Ashes: If Siddle performs, Aussies can thank Melbourne’s Carlton football club

November 1st, 2010 - 2:27 pm ICT by ANI  

Melbourne, Nov.1 (ANI): If a fit and primed Victorian fast bowler Peter Siddle slices through England this summer, Australia can thank an Olympic cyclist and the Carlton Football Club in Melbourne for regaining the Ashes.

The fast bowler, who has not played Test cricket since January because of stress fractures in his back, spent almost three months working with Carlton strength and conditioning coach Justin Cordy at the club’s state-of-the-art facilities at Princes Park in Melbourne.

Cordy, who once held that role with Cricket Australia, is mates with Scott McGrory, the Sydney Olympic gold medal cyclist, who organised a bike for Siddle as part of his recovery program, reports The Telegraph.

“It was an easier way for me to get a little bit of fitness work under my belt without putting too much pressure and strain through my spine,” Siddle said.

He added: “I hadn’t done a lot of riding before then, but now I’ve got into it I quite enjoy it.”

Siddle said he thought he worked pretty hard on his fitness until he saw the Carlton players train.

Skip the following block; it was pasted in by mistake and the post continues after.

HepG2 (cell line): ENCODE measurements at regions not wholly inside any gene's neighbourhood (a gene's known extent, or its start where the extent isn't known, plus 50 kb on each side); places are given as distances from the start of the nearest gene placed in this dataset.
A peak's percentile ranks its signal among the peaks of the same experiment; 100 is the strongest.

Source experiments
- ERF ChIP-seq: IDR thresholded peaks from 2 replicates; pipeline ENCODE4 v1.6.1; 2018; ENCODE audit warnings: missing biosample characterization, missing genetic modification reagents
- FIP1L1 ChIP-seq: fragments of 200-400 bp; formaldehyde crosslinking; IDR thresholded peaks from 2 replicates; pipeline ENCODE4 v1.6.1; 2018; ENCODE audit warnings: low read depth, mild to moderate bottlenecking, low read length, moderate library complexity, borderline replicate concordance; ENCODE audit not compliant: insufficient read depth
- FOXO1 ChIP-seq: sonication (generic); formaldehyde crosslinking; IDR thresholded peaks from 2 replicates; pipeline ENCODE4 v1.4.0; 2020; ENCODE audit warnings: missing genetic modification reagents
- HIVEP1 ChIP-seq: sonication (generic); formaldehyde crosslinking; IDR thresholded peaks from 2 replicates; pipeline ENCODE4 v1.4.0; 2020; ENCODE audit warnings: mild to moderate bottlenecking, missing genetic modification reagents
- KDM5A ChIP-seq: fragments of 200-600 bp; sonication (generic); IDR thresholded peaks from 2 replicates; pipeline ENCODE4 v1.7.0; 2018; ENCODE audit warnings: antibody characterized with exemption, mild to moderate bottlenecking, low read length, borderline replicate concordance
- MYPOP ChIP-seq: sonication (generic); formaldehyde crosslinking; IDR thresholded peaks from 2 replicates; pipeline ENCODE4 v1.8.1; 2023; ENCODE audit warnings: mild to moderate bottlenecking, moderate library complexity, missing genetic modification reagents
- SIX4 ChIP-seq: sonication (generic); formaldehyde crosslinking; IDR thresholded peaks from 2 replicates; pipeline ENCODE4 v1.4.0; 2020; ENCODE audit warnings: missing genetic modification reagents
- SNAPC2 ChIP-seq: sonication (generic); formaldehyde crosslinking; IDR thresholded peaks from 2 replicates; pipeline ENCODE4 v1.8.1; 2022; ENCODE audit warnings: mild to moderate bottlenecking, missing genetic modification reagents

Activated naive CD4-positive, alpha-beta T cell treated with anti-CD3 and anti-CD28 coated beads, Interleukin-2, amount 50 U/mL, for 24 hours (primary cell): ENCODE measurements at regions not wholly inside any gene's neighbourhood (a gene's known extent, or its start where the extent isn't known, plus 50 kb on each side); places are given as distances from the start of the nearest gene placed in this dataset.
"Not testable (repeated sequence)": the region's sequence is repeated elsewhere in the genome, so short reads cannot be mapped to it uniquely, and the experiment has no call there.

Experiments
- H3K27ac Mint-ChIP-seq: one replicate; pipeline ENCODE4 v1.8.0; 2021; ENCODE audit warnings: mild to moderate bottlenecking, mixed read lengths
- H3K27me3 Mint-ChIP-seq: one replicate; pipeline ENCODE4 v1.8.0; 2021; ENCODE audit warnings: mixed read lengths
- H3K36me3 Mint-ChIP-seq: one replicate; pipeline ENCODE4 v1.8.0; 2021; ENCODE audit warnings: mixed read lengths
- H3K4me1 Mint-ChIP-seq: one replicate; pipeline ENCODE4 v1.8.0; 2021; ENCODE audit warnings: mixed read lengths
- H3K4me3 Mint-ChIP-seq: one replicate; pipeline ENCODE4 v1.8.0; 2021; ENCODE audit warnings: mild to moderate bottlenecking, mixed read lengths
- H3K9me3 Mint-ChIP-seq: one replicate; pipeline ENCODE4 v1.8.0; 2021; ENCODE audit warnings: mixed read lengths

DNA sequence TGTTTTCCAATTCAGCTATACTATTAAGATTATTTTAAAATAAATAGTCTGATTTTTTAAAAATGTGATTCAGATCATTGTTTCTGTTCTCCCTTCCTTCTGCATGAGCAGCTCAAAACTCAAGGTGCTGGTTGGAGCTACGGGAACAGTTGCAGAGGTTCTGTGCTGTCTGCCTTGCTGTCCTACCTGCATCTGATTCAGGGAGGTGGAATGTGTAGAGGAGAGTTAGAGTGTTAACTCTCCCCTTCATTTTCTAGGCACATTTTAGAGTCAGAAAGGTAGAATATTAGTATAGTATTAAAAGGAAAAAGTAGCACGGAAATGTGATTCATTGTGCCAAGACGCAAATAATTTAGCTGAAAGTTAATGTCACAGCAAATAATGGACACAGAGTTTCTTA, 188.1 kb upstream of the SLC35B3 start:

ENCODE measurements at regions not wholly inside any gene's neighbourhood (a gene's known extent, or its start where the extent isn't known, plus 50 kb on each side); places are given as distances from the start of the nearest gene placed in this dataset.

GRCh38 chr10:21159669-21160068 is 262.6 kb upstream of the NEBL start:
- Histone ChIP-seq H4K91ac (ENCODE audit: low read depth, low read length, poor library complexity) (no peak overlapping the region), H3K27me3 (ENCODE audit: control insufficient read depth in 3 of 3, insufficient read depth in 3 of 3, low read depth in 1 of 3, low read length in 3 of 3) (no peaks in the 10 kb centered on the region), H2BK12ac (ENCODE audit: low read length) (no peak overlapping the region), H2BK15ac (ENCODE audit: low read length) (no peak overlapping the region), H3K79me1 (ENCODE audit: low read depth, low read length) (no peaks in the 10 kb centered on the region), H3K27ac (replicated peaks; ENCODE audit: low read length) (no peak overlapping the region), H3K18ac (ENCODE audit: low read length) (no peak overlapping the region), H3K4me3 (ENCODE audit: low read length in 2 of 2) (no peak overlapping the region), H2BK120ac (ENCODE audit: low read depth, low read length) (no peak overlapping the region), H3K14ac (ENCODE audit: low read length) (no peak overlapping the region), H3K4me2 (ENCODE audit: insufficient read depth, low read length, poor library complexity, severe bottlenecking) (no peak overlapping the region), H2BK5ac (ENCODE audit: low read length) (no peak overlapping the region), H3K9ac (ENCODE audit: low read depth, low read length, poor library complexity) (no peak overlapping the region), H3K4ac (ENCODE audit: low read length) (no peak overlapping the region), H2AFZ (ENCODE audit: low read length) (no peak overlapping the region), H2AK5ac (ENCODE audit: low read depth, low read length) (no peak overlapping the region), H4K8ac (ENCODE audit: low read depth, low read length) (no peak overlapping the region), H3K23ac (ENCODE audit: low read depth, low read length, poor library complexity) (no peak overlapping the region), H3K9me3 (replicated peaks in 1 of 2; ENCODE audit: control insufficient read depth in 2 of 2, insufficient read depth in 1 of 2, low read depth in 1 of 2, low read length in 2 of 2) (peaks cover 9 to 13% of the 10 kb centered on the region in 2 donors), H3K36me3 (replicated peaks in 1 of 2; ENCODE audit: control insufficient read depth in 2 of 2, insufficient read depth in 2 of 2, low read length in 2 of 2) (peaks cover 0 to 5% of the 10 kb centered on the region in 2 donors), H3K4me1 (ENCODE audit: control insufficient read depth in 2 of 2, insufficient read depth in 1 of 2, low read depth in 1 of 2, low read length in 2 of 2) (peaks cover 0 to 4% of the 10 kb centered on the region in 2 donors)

He was, he says, almost embarrassed into getting properly fit after looking at the difference in shape between his body when he started and those of the footballers.

“My body wasn’t in the right shape early on,” admits the 25-year-old, who has taken 60 wickets in 17 Tests. “I sort of got away with it a little bit, then it caught up with me.”

Siddle knows that competition for places heading into the first Test in Brisbane from November 25 will be white-hot, with Ben Hilfenhaus, Mitchell Johnson and Doug Bollinger all bowling well in his absence.

However, Bollinger must prove his fitness in Shield cricket over the next three weeks after breaking down in India with a side strain.

After two Sheffield Shield games back, including an impressive performance against Tasmania last week, Siddle says he is fitter and stronger than ever, which has allowed him to sustain his pace during spells later in the day. (ANI)

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